Too few people at this end of the Americas are acquainted with the classical music of Latin America. That’s a shame, because there are many treasures to be found in that part of the world, from 400-year-old choral masterworks to modern orchestral compositions. They deserve a hearing.
Happily, Philip Barnes and the St. Louis Chamber Chorus are on it, at least the choral side. The second concert in the choir’s 2014-15 season, heard Sunday afternoon at St. Cecilia’s Catholic Church on the city’s south side, combined works from the Mexican Renaissance with a Mass setting by the great Brazilian composer Heitor Villa-Lobos.
St. Cecilia’s is the official Hispanic parish of the Roman Catholic Archdiocese of St. Louis, and Masses in Spanish outnumber those in English. That made the church, with beautiful mosaics (and a rather startling life-size statue of the martyred patron saint), and with a terrific acoustic, an especially appropriate venue for the concert.
The program opened and closed with music by Juan Gutierrez de Padilla (1590-1664), a native of Málaga, Spain, who was made maestro de capilla at the cathedral in Puebla, Mexico, in 1628. His oeuvre was represented in this concert by one piece after another of glorious polyphony, most of it composed for double choir, and all of it well sung and expertly conducted.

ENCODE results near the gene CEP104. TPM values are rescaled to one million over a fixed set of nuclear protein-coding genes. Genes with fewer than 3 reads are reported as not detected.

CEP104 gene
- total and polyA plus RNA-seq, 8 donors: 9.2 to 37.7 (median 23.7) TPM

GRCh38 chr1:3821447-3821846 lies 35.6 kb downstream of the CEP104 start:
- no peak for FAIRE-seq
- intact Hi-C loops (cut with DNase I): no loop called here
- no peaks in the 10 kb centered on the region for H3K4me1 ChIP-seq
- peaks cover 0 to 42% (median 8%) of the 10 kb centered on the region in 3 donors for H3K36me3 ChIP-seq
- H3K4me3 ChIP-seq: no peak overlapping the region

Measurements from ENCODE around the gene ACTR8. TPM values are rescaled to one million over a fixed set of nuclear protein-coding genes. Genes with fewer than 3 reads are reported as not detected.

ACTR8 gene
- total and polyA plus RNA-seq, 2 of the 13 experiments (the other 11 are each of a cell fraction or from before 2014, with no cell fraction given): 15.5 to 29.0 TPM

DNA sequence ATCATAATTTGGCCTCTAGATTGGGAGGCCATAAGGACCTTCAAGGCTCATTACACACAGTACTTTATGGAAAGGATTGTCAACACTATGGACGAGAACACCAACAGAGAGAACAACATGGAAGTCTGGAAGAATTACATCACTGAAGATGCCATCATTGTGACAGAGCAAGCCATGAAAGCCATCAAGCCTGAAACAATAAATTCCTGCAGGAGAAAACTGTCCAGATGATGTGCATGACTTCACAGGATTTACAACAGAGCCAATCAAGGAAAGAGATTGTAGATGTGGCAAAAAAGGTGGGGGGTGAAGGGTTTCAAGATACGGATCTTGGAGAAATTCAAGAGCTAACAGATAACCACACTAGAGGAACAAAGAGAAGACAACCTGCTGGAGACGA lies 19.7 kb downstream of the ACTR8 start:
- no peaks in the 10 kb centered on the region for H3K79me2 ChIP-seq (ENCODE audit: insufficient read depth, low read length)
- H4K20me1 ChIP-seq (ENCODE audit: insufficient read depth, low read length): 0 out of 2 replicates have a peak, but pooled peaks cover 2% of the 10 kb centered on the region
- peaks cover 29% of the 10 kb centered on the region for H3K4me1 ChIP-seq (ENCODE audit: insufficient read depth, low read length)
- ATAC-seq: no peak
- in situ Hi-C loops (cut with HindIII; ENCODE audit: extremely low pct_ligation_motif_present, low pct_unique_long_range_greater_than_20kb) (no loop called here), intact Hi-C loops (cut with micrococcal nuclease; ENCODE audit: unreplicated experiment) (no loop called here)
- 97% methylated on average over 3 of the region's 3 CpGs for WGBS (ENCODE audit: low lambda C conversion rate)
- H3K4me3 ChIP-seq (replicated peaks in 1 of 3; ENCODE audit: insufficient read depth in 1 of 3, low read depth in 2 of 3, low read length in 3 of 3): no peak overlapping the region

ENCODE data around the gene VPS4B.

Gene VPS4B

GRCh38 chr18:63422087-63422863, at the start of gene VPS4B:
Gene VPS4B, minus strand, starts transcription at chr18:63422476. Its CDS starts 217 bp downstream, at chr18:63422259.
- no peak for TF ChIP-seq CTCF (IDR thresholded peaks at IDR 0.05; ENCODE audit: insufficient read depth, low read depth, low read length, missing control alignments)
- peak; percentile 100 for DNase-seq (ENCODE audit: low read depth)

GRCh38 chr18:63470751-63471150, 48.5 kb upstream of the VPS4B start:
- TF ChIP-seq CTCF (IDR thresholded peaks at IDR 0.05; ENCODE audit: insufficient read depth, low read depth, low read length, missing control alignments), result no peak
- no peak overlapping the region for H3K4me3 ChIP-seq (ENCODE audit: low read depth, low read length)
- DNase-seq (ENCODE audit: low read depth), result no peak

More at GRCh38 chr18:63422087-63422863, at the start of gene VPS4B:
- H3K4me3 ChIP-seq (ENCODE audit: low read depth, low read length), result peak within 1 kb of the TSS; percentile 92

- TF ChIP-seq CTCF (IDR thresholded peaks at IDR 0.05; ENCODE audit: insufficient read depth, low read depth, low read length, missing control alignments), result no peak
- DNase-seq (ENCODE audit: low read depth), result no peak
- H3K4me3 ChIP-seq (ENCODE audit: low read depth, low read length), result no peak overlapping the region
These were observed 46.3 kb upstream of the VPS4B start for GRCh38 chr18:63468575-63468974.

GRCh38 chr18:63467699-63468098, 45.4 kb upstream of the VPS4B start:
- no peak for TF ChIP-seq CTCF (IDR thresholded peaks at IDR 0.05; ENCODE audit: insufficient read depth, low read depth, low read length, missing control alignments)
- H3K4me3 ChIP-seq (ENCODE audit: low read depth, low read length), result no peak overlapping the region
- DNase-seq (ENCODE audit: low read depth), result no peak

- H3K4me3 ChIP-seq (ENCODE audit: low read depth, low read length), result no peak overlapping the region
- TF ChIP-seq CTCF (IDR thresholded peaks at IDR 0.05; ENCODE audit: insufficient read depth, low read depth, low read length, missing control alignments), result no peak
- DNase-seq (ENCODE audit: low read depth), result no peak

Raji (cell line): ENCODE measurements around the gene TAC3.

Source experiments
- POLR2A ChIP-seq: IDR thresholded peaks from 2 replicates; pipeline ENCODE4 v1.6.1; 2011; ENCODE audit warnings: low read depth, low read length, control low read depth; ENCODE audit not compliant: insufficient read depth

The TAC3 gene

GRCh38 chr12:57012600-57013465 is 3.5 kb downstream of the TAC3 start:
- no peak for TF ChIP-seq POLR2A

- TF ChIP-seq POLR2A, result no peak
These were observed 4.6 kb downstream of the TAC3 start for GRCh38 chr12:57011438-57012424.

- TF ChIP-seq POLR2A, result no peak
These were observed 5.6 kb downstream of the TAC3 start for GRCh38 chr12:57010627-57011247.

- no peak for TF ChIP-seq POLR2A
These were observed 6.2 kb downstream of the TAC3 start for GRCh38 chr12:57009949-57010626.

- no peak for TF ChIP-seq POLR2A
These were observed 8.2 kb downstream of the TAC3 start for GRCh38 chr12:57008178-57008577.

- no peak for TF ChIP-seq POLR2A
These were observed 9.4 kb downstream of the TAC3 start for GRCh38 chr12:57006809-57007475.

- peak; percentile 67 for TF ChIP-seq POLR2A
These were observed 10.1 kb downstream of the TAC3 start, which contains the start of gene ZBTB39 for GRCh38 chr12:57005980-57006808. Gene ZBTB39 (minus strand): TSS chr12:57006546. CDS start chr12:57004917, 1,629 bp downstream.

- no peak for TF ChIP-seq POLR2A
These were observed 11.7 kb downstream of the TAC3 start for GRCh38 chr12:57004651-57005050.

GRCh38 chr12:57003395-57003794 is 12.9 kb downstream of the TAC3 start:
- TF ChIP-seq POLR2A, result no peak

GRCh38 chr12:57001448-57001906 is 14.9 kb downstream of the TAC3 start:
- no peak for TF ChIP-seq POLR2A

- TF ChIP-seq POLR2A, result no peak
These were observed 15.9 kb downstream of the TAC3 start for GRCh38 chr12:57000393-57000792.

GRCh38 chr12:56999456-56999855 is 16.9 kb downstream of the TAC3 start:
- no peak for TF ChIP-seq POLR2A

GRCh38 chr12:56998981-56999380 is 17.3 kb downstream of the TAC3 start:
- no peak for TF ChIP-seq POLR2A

For most of the audience, the first piece, “Deus in adjutorium meum intende (O God, reach forth to my aid),” was their introduction to Padilla, and it was a brilliant one. So was “Exsultate iusti (Rejoice, ye righteous),” which is, as Barnes noted, “an exercise in vocal fanfares.”
An example of the villancico, a form that originated as folk song in the Renaissance and ended as art song, was “Las estrellas se ríen (The stars are laughing),” a cheerily inventive piece. It was expertly led by assistant conductor Orin Johnson.
Barnes saved Padilla’s biggest piece for last, “Mirabilia testamonia tua (Wonderful are thy testimonies),” gorgeous, rich writing that was gloriously sung.
Padilla was contrasted with the eclectic muse of Villa-Lobos, who incorporated indigenous and Afro-Brazilian into his music. His “Missa São Sebastião,” its movements named for different attributes of the patron saint of Rio de Janeiro, is an audibly tricky piece for the singers.
It’s interesting, varied music, and it got mostly good singing. The low point was the oddly morose Sanctus, which suffered from some bad attacks by one very audible tenor.
Barnes slipped in a pair of additional composers. The first was the Australian Clare Maclean, in a second hearing of her 2010 commission for the choir, “Slow Gold.” A mix of complementary texts (Psalm 23, John Bunyan, Emily Dickinson) and music (Appalachian melody, shape-note singing, bird song), it’s a lovely piece. Johnson led it skillfully; a couple of sopranos had high-note issues.